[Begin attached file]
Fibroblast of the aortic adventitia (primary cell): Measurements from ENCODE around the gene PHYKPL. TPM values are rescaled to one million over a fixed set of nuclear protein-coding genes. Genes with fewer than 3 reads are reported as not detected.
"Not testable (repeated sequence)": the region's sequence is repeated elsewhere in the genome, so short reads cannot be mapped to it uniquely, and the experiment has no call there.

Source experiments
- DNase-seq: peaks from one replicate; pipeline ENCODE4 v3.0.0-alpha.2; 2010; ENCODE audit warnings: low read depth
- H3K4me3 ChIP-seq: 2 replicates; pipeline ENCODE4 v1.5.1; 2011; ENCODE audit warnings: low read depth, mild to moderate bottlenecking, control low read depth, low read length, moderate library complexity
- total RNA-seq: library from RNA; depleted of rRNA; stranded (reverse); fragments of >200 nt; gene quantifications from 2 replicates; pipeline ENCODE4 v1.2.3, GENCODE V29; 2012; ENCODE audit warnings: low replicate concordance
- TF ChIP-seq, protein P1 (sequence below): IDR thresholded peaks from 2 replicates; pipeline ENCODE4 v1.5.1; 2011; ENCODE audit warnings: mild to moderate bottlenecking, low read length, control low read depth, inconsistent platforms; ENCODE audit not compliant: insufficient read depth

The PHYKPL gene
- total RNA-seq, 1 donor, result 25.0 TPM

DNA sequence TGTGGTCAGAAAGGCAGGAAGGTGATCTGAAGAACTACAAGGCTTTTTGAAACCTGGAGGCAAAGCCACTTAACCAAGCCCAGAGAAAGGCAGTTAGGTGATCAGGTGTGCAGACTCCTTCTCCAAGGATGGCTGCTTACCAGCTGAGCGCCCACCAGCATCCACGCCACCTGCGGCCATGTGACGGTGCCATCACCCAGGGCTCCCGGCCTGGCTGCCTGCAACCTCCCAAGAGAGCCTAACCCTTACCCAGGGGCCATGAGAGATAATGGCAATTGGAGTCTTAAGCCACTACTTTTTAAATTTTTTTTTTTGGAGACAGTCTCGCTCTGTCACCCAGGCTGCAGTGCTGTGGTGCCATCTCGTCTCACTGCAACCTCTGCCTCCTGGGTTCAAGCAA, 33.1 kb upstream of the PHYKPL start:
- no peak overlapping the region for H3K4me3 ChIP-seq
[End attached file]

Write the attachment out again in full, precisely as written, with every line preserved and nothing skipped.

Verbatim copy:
Fibroblast of the aortic adventitia (primary cell): Measurements from ENCODE around the gene PHYKPL. TPM values are rescaled to one million over a fixed set of nuclear protein-coding genes. Genes with fewer than 3 reads are reported as not detected.
"Not testable (repeated sequence)": the region's sequence is repeated elsewhere in the genome, so short reads cannot be mapped to it uniquely, and the experiment has no call there.

Source experiments
- DNase-seq: peaks from one replicate; pipeline ENCODE4 v3.0.0-alpha.2; 2010; ENCODE audit warnings: low read depth
- H3K4me3 ChIP-seq: 2 replicates; pipeline ENCODE4 v1.5.1; 2011; ENCODE audit warnings: low read depth, mild to moderate bottlenecking, control low read depth, low read length, moderate library complexity
- total RNA-seq: library from RNA; depleted of rRNA; stranded (reverse); fragments of >200 nt; gene quantifications from 2 replicates; pipeline ENCODE4 v1.2.3, GENCODE V29; 2012; ENCODE audit warnings: low replicate concordance
- TF ChIP-seq, protein P1 (sequence below): IDR thresholded peaks from 2 replicates; pipeline ENCODE4 v1.5.1; 2011; ENCODE audit warnings: mild to moderate bottlenecking, low read length, control low read depth, inconsistent platforms; ENCODE audit not compliant: insufficient read depth

The PHYKPL gene
- total RNA-seq, 1 donor, result 25.0 TPM

DNA sequence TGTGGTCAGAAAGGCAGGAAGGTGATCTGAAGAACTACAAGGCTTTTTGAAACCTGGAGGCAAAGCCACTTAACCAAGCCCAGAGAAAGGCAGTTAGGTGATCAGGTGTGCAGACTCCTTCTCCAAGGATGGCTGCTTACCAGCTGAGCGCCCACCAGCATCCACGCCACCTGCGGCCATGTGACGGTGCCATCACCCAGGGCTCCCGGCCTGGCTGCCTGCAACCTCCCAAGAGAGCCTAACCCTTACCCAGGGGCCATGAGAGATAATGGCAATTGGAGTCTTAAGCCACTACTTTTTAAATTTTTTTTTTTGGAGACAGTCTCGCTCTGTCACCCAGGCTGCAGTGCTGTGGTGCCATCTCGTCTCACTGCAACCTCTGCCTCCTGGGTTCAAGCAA, 33.1 kb upstream of the PHYKPL start:
- no peak overlapping the region for H3K4me3 ChIP-seq